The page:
(December 13, 2021 / JNS) For a few days this weekend, a high-rise beachfront resort became what many guests described as “little Tel Aviv” as thousands of Israeli Americans, Israelis and American Jews attended the Israeli-American Council’s (IAC) 2021 National Summit.
For many of the 3,000 attendees, the conference is an annual destination where they reconnect with other Israelis living in the United States. Walking through the halls of the Diplomat Hotel in Hollywood, Fla., Hebrew took over as the majority language in a part of the state known for its significant Jewish population.
Those gathered came for a weekend of music, culture and political discussions on issues from foreign policy and Diaspora relations to the growing concern of global anti-Semitism.
IAC’s summit, like most such conventions in 2020, had to be canceled last year because of the coronavirus pandemic.
This year, the decision was made to go ahead with the conference with precautions in place, including mandatory rapid COVID-19 tests for all those entering the conference center attached to the hotel for the first time. Staff handed out surgical masks to anyone without one.
“The IAC is very important because we have a lot of Israelis right now in America, and it’s a bridge; it tries to make a bridge between the Israelis and the Jewish community, and also America in general,” said Nathalie Miller of Austin.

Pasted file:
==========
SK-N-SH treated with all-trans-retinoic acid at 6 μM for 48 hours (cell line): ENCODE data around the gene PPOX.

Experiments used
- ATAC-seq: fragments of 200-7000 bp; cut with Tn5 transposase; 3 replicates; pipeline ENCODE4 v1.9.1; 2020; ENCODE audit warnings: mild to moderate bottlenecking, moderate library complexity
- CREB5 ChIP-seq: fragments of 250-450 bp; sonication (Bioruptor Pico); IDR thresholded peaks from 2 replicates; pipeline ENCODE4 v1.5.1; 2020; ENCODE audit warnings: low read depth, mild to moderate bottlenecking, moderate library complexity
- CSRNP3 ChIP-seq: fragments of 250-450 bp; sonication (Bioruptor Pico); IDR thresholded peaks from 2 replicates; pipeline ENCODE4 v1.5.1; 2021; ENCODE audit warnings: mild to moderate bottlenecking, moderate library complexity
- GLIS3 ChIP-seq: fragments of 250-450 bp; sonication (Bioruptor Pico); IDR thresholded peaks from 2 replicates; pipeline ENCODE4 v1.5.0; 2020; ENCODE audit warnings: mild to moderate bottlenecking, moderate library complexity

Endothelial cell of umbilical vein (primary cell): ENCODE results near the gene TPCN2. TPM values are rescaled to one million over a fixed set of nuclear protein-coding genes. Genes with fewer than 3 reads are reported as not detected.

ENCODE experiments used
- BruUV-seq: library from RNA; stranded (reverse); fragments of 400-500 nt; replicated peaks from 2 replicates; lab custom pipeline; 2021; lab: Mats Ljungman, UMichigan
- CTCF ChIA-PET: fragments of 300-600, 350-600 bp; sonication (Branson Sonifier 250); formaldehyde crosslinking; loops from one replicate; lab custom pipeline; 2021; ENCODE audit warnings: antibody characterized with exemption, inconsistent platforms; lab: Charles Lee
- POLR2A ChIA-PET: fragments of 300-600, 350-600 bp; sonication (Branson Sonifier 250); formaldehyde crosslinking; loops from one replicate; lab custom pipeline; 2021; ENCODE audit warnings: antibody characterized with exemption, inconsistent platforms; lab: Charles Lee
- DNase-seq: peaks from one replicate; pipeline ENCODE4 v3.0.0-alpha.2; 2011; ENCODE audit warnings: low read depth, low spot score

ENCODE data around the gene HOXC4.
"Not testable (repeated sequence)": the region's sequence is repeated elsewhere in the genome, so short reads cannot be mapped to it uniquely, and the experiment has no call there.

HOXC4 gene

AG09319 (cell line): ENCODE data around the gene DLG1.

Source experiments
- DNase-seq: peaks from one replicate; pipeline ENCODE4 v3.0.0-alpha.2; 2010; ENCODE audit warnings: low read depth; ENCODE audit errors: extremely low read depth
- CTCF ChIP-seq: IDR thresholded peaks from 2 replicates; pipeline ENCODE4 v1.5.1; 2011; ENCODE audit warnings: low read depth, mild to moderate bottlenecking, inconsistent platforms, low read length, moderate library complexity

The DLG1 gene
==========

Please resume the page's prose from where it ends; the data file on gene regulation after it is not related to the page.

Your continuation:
This was her second conference (the first being before COVID), and she noticed the differences.
The communal Shabbat dinner, for example, previously was completely indoors. This year, it was moved to the sprawling poolside terrace facing the beach.
Except for Thursday, which began with private receptions for donors and members before the first plenary session began that evening, days began with breakout sessions covering a diverse range of topics and concluded with plenary sessions that featured the major speakers. A few of the breakout sessions were conducted in Hebrew.
There were interviews with high-ranking Israeli military officials about Israeli defense; scholars and activists grappling over anti-Semitism; and journalists speaking about current affairs.
Miller said she would have liked to see more about the Hebrew language. During her previous experience, for instance, there were more Israeli writers.
This year, the Israeli culture was represented by musicians during most plenary sessions, including Israeli rock-pop star Rami Kleinstein on Friday, a surprise performance by Gad Elbaz during Saturday’s plenary session and topped off by the highlight performance of the Idan Raichel Project on Saturday night.
The plenary sessions—massive productions filled with colored lights in a large conference hall—fit the theme of the conference: “Israel. Together.”
“I enjoy the revitalization that comes from being with a bunch of people who support Israel,” said Galit Lev-Harir, an IAC activist who moved to Israel in 1987 from St. Louis, only to be returned to the city through her company, Amdocs, in 1998. “A lot of times when we’re in our communities and not able to reach out to others, we think, ‘Why do we do this work? Why do we keep putting on all of these pro-Israel events and nobody appreciates it, and it’s a lot of work and we’re all volunteers and not getting paid for doing all of this?’ And then we come to a conference like this, and we realize how important it is to support Israel and to be a bridge between the American Jewish community and Israel, and to show people why we love Israel and why this work is important.”